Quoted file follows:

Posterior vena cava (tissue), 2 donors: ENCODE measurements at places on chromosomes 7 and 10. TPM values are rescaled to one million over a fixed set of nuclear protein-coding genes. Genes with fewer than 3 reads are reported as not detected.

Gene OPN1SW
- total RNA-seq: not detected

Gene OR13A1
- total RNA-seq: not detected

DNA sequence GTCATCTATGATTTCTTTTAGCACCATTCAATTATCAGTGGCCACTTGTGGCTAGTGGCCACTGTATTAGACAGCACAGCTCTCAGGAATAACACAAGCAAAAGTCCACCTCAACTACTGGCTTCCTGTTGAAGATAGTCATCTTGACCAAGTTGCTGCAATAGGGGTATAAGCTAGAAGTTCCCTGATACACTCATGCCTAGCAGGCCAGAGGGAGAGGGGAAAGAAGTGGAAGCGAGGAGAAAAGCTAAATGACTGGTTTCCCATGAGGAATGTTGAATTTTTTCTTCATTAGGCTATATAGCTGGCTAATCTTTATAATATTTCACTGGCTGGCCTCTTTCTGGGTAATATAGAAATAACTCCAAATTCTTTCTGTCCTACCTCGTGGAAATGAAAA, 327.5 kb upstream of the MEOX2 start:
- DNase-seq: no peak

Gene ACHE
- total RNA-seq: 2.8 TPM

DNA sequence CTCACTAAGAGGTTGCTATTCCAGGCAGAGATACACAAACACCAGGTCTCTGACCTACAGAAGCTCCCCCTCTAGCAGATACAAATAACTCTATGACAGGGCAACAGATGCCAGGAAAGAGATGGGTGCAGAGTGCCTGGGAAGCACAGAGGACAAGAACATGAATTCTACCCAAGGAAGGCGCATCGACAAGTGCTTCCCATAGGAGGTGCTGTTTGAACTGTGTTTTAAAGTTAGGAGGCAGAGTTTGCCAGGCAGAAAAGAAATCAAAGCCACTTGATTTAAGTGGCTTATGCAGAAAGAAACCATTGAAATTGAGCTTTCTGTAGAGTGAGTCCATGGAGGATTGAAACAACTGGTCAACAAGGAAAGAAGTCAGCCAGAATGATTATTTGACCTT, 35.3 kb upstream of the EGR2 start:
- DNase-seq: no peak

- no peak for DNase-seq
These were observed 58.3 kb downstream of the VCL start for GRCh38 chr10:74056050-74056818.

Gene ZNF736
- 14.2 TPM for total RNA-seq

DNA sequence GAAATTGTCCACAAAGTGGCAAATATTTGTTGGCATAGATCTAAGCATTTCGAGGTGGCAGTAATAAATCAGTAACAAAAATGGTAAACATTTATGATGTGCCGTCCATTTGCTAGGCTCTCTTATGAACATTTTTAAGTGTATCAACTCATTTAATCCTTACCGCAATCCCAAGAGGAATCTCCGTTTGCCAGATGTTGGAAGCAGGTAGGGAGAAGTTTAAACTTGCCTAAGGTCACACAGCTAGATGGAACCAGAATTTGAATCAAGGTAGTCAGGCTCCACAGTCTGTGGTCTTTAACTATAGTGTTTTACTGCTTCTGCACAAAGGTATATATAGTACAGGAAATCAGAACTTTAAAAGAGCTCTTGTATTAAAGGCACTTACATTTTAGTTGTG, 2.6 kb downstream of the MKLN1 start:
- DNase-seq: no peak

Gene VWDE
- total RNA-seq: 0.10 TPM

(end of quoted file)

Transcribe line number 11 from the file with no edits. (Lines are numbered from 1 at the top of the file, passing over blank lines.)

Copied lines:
- DNase-seq: no peak